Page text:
On 20 May 2020, Cyclone Amphan made landfall near Jammu Island, West Bengal at 5.00 pm BST with 130-140 km/h wind speed. Government Early Warning system, the successful massive evacuations to cyclone shelters respective of COVID-19 mitigation measures and the power of the mangrove forest of the Sundarbans contributed to reduce significantly the impact of the cyclone on Bangladesh and to reduce the loss of lives as well as the damages to infrastructures.
As of 22 May 2020, reports indicate that 17 people lost their lives and that 7 people were injured due to falling of trees, boat capsizes, wall collapses and drowning. An estimated 10 million vulnerable people in 19 districts were impacted.
According to preliminary reports collected by the Ministry of Disaster Management and Relief (MoDMR), 330,667 houses were damaged including 55,667 totally destroyed in nine (9) most impacted districts: Khulna, Satkhira, Barguna, Bhola, Patuakhali, Pirojpur, Noakhali, Bagerhat and Jessore. The cyclone led to the internal displacement of min. 100,000 persons who are currently staying on embankments and in houses of their friends and relatives.
While national authorities are measuring the full scale of the damages, early reports inform that Cyclone Amphan created damages worth US$ 130 million. It includes damage to the electricity network, bridges and culverts (200), embankments (150 kilometers), roads (1,100 kilometers), sources of drinking water (220), local administration and community infrastructures.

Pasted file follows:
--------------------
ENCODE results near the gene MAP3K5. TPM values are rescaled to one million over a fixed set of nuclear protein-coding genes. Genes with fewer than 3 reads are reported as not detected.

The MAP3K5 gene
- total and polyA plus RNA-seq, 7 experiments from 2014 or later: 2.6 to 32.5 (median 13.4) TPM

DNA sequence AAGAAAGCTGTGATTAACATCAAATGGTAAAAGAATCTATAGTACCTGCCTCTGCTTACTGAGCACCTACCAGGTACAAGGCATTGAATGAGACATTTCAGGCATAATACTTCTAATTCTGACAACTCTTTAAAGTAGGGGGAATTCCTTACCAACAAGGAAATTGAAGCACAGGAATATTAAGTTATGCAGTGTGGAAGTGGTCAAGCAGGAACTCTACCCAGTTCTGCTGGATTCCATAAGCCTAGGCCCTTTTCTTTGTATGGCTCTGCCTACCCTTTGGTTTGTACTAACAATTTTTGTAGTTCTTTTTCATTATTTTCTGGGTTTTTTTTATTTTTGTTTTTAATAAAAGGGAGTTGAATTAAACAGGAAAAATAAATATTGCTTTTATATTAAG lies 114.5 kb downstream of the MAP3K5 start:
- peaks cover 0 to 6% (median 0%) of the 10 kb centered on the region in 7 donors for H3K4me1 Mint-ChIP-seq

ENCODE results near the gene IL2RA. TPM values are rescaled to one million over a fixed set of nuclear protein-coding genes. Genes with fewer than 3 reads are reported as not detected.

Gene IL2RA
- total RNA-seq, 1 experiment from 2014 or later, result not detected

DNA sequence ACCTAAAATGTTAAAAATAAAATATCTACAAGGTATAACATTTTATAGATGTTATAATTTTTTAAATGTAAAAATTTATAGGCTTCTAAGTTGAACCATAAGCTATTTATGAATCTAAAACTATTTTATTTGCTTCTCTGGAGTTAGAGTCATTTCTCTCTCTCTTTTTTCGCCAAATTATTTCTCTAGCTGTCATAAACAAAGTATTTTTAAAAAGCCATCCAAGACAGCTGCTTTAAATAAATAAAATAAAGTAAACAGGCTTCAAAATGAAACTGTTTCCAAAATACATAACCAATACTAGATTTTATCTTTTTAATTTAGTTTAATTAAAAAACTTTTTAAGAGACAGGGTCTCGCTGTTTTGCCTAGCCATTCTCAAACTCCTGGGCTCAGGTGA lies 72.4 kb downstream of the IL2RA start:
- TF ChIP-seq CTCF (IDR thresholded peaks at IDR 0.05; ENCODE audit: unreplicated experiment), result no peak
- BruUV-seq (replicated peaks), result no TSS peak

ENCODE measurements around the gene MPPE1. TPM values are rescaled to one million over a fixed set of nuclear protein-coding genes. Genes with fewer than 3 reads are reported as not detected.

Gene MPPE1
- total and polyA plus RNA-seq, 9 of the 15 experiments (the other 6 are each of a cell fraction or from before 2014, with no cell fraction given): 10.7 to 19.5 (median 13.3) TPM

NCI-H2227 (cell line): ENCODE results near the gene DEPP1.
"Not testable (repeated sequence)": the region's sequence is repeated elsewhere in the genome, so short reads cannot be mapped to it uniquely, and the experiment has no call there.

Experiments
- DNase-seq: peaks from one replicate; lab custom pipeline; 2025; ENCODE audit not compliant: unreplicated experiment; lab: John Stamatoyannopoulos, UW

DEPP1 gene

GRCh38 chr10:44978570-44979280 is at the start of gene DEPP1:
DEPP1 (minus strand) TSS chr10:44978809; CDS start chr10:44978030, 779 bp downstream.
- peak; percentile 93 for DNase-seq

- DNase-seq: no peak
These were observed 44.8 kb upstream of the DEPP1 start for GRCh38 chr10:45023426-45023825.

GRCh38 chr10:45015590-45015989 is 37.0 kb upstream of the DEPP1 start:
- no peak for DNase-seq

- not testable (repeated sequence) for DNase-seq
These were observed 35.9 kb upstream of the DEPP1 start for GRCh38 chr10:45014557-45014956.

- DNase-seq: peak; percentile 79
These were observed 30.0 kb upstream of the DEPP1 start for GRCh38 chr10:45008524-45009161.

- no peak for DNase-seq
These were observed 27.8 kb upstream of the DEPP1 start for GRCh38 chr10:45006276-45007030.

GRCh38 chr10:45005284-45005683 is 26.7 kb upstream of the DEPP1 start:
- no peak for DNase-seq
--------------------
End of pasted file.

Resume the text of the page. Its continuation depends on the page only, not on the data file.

The winds and the tidal surge damaged livestock and destroyed standing crops, vegetables and fruits on 176,000 of hectares of land (65% of agriculture land in 19 coastal districts), uprooted millions of trees and damaged fish farms worth BDT 3,250 million. The harvests of jute and mung dal, summer fruits mango and litchi are among those severely damaged.
Further health and environmental risks remain due to the large amounts of debris and waste. Protection-related risks are high due to the fact that some of the displaced families are living in the same room or space regardless of their age, sex and gender identity. Menstrual hygiene practice is negatively impacted, due to the destruction of WASH facilities and women face difficulties in cooking, collecting water and fetching firewood. Due to the flooding situation and the disrupted water and sanitation system, the risk of outbreak of diseases exists. Fortunately, according to the Department General for Health Services (DGHS), no health facility has been reported damaged to date.